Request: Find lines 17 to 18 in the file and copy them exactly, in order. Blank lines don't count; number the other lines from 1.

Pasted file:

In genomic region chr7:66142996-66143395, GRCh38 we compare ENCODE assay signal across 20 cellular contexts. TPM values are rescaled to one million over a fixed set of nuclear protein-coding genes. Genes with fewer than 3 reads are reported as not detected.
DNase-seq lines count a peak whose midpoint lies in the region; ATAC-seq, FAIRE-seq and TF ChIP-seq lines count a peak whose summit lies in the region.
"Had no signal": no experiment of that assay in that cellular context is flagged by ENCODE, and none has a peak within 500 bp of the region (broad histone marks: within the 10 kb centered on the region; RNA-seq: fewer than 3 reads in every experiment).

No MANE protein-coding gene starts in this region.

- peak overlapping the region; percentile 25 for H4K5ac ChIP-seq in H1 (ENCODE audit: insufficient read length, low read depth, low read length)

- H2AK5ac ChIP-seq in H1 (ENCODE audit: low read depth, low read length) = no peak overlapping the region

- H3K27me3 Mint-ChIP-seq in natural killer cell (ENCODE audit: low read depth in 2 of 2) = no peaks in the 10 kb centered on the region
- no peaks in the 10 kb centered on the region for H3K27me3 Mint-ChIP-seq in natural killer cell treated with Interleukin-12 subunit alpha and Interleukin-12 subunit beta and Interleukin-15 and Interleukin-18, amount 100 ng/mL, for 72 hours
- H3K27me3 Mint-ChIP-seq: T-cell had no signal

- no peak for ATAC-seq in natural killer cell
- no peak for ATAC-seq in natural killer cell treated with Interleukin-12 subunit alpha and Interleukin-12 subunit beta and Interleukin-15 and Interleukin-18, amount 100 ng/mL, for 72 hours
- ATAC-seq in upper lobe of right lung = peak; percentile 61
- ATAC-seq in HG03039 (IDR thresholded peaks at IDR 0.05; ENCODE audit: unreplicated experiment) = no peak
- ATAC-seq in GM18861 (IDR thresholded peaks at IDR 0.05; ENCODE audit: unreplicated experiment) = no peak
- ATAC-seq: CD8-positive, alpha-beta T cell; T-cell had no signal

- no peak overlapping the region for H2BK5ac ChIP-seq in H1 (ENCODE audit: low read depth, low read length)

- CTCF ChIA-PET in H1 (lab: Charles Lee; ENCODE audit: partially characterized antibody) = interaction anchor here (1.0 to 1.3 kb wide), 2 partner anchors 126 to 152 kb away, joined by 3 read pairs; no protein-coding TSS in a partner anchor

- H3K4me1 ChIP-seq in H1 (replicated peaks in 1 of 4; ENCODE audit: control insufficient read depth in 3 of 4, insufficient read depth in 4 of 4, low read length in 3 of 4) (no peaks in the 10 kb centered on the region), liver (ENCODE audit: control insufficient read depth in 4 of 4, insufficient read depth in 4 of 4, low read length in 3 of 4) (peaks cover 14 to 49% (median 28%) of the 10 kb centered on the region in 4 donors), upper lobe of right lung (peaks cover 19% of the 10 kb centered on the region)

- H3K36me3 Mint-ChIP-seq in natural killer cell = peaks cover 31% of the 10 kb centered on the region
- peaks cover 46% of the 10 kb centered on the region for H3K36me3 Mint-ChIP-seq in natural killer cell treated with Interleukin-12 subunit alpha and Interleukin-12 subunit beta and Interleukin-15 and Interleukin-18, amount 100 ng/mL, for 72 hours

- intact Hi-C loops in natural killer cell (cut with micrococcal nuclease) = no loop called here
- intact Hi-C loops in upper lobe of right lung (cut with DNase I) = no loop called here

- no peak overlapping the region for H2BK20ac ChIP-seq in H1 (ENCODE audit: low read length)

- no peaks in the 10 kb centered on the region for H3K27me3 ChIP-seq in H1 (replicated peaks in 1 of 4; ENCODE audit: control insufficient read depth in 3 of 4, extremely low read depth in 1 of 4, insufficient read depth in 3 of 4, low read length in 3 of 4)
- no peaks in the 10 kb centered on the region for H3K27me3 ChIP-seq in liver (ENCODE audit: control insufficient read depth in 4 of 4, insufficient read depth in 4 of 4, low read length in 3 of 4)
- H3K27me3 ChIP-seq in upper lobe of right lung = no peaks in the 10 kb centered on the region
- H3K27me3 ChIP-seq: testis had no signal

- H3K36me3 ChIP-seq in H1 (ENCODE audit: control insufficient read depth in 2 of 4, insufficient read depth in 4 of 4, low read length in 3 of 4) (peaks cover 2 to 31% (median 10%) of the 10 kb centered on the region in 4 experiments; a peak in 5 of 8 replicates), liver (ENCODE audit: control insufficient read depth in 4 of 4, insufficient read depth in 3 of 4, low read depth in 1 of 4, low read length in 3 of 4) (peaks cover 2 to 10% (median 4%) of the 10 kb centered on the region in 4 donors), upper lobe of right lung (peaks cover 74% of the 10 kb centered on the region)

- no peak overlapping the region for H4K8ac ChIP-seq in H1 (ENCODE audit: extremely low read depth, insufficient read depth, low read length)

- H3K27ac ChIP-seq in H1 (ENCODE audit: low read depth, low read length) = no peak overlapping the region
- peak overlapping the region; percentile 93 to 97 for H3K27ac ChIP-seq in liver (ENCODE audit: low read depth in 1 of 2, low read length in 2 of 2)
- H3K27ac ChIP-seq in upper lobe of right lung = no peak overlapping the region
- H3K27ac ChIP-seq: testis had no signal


- CTCF ChIA-PET in H1 (lab: Charles Lee; ENCODE audit: partially characterized antibody) = interaction anchor here (1.0 to 1.3 kb wide), 2 partner anchors 126 to 152 kb away, joined by 3 read pairs; no protein-coding TSS in a partner anchor

- H3K4me1 ChIP-seq in H1 (replicated peaks in 1 of 4; ENCODE audit: control insufficient read depth in 3 of 4, insufficient read depth in 4 of 4, low read length in 3 of 4) (no peaks in the 10 kb centered on the region), liver (ENCODE audit: control insufficient read depth in 4 of 4, insufficient read depth in 4 of 4, low read length in 3 of 4) (peaks cover 14 to 49% (median 28%) of the 10 kb centered on the region in 4 donors), upper lobe of right lung (peaks cover 19% of the 10 kb centered on the region)